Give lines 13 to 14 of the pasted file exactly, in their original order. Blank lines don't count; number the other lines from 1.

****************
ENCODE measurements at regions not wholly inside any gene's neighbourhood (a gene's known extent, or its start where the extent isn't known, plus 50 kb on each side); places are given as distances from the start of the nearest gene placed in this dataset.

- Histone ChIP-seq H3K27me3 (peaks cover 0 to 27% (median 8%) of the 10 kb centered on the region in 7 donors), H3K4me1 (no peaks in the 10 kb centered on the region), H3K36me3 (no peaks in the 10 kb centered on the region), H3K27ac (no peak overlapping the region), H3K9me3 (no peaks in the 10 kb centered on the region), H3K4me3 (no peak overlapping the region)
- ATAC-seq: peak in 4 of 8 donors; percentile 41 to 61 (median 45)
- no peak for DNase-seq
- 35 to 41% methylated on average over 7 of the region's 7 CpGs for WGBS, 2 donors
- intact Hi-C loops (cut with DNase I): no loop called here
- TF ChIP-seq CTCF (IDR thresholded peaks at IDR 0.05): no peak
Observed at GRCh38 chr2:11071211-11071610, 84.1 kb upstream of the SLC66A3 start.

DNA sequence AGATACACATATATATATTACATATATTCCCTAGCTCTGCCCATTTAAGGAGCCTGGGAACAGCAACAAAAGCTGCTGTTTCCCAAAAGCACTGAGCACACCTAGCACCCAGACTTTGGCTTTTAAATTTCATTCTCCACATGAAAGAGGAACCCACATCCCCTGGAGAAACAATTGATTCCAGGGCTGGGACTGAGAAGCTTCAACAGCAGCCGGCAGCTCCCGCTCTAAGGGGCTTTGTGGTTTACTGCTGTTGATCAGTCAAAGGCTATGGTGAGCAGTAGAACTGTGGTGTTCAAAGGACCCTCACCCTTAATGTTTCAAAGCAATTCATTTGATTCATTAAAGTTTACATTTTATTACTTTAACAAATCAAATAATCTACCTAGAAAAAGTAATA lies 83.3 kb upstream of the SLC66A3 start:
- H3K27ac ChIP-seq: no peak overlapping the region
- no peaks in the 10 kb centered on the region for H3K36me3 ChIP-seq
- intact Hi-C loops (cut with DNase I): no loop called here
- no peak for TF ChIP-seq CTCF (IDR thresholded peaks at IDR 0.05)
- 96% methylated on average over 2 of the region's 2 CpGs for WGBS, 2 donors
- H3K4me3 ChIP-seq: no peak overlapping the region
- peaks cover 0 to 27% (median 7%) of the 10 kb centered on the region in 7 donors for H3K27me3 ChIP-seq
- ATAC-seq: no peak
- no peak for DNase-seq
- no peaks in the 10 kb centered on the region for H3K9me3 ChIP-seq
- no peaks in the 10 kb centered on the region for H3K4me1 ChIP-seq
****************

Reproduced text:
- no peak for TF ChIP-seq CTCF (IDR thresholded peaks at IDR 0.05)
- 96% methylated on average over 2 of the region's 2 CpGs for WGBS, 2 donors